Nixon Aide Claims the ‘War on Drugs’ was Meant to Vilify African-Americans

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Nixon Aide Claims the 'War on Drugs' was Meant to Vilify African-Americans

Drug addiction affects far more than the people using directly. When someone’s life is overtake by addiction, society as a whole suffers. A person thinking about nothing other than a fix may do desperate things to get drugs, which can then influence them to behave in unpredictable ways that can be harmful.

That is why it is appropriate for local governments and communities to get involved in preventing substance abuse, and helping addicts get the recovery they need. For a long time, the government’s approach has been largely punitive and based on harsh punishments and strong law enforcement as a deterrent to substance abuse, a program that both its architects and critics referred to as a “War on Drugs.”

New revelations about how addiction works and should be treated have led many to call for new treatments that de-emphasize a law enforcement-driven approach, in favor of treating addiction as a public health issue. In a recent interview, an advisor to President Richard Nixon, one of the main men behind the government’s decision to declare a “War on Drugs,” appeared to suggest this switch, admitting more sinister political motivations were behind these policy decisions.

The Interview:
The article was written by Dan Baum, and published in Harper’s Magazine in April 2016. It it, he accounted a time he spoke with John Ehrlichman, Nixon’s Assistant to the President on Domestic Affairs, shortly before he died. Ehrlichman was one of his top counselors and advisors, and one of the central figures behind pushing drug criminalization in the Nixon White House. Since then, for almost 30 years, it has been largely unquestioned as the consensus view in both parties.

In a perspective that Ehrlichman had never been quoted as expressing before, he said, that his efforts to inflating the dangers of drug use as a public menace were a lie. The real motivations, he claimed were dealing with people Nixon considered “political enemies.”

In Ehrlichman’s mind, the two main opponents of Nixon’s agenda were “the antiwar left and black people….We knew we couldn’t make it illegal to be either against the war or black, but by getting the public to associate the hippies with marijuana and blacks with heroin, and then criminalizing both heavily, we could disrupt those communities. We could arrest their leaders, raid their homes, break up their meetings, and vilify them night after night on the evening news.”

Drug Laws and Race:
Although some people who knew Nixon and Ehrlichman, and worked with them on drug policy have claimed that Ehrlchman was probably speaking sarcastically, this revelation is a bombshell. Certainly, many people who supported these drug laws were generally concerned about the public health crisis of substance abuse, especially wanting children to avoid it, and were trying to respond in the best way they could. However, the claim that at least some people who criminalized drug use so harshly were more interested in advancing political power rather than really doing what was best for preventing and treating addiction should give us pause.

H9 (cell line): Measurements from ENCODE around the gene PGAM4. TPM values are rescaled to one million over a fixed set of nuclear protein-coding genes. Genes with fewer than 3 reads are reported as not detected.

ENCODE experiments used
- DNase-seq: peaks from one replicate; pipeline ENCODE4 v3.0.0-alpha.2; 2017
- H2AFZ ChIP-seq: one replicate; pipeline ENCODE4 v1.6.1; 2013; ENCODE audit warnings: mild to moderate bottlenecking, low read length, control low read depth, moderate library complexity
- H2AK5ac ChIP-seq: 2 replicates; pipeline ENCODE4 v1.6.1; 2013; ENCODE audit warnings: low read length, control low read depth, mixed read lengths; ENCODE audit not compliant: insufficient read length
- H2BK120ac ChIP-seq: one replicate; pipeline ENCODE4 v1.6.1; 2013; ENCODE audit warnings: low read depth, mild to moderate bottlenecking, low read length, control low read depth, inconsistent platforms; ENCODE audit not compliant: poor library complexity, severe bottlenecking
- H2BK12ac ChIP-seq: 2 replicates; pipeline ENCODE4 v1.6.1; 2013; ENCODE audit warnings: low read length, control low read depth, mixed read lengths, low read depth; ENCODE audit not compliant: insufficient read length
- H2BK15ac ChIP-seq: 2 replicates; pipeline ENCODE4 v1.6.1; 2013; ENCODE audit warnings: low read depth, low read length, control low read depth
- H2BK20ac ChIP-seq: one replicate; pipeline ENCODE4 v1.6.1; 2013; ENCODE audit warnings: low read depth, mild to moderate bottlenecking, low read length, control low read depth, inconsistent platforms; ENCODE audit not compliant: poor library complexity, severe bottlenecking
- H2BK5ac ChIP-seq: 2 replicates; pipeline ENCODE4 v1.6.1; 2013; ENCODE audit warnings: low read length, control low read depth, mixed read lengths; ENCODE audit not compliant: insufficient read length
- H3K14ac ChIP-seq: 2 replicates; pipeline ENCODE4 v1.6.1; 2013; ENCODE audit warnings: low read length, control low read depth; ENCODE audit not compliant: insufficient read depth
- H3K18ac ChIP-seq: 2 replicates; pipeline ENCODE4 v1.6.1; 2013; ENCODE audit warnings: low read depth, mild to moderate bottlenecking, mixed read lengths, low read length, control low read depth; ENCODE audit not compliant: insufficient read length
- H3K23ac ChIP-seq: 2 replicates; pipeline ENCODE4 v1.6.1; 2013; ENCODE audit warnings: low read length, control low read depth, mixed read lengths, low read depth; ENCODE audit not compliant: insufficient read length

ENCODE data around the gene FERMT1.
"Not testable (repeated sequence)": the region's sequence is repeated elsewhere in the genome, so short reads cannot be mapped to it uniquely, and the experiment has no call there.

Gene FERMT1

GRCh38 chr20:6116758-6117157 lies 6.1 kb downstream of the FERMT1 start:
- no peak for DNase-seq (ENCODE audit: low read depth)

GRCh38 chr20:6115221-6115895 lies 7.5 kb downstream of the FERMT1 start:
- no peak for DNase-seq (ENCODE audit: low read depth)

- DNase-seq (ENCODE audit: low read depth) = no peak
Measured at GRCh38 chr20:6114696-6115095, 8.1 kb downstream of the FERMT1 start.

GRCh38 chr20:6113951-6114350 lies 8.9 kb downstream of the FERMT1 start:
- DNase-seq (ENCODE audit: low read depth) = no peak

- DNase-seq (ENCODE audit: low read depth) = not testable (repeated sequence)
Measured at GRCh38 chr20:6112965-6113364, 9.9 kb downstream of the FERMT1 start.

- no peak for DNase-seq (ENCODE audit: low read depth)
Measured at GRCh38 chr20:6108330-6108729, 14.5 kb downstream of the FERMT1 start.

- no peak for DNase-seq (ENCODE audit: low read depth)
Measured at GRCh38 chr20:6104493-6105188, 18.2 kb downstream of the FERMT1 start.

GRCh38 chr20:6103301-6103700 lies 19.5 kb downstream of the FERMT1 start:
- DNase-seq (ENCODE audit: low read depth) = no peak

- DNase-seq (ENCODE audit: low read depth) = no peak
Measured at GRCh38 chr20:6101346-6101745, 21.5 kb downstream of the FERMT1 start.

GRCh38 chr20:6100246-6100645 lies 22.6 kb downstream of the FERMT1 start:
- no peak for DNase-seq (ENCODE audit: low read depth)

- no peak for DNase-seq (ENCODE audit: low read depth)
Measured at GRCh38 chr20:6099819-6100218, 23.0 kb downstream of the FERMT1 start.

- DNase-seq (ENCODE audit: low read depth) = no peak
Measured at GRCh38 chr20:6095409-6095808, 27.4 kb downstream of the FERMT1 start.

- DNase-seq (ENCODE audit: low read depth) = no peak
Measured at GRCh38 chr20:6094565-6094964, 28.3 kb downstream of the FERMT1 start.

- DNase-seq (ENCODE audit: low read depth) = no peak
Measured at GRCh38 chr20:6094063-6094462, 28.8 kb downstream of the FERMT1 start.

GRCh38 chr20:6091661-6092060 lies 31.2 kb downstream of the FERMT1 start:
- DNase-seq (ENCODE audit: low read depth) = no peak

In particular, laws preventing and punishing substance abuse has often disproportionately affected African-American and Latino/a users rather than white users. A 2011 survey by Substance Abuse and Mental Health Services Administration (SAMHSA) found that, for cocaine, marijuana, pain relievers, and stimulants, whites were more likely to use the substances than any other racial group.

However, white users are more likely to either not get caught, or given more lenient sentences. A 2009 report by Human Rights Watch found that blacks made up 45 percent of people serving time in a state prison for drug possession. In the report, the organization suggested that police are more likely to make drug arrests in poor urban neighborhoods, so that drug use in other places goes unnoticed.

Regardless of the reasons why drug legislation took the shape it did, it is clear that these policies should be changed. Drug use is a much more equitable issue then current stereotypes suggest, and allowing racial biases and prejudices to color how these laws are understood has brought nothing but harm to all communities ravished by substance abuse.

 
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